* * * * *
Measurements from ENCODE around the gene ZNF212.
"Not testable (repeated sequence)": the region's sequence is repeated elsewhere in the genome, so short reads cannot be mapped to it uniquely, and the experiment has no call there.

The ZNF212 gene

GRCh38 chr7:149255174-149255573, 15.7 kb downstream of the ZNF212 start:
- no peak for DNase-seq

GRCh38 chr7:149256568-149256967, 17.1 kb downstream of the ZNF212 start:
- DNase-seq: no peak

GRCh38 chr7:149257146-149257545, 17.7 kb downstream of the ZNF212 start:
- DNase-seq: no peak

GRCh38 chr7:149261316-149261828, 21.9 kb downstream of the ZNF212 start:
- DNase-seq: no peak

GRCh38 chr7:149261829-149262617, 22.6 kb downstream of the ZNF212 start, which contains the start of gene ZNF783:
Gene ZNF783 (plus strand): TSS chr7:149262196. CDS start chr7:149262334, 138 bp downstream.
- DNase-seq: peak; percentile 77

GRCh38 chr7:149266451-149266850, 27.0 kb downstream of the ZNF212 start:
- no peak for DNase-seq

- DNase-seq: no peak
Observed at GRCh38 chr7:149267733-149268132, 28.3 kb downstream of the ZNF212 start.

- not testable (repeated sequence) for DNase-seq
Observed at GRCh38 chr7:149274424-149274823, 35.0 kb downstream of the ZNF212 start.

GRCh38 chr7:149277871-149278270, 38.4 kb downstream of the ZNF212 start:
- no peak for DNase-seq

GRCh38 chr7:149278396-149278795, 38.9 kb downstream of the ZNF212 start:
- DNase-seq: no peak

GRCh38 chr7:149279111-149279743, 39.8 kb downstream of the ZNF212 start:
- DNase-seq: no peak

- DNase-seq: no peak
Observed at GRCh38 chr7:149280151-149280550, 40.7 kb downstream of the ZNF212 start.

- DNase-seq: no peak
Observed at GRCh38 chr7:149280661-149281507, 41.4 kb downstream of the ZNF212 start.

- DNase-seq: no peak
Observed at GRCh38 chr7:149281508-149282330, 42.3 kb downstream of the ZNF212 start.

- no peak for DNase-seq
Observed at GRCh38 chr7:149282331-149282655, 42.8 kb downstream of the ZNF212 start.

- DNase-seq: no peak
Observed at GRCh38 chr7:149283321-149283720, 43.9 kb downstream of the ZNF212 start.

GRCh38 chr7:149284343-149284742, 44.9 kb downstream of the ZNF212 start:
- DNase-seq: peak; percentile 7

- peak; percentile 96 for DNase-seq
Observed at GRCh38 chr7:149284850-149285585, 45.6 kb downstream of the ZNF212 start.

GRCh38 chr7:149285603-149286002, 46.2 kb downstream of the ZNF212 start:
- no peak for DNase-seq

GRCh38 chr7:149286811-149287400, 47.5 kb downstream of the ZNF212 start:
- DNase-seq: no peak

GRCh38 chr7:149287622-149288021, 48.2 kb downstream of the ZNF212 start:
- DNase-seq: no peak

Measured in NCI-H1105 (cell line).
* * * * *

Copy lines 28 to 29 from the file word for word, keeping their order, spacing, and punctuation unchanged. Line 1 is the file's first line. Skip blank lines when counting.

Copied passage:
Observed at GRCh38 chr7:149280151-149280550, 40.7 kb downstream of the ZNF212 start.

- DNase-seq: no peak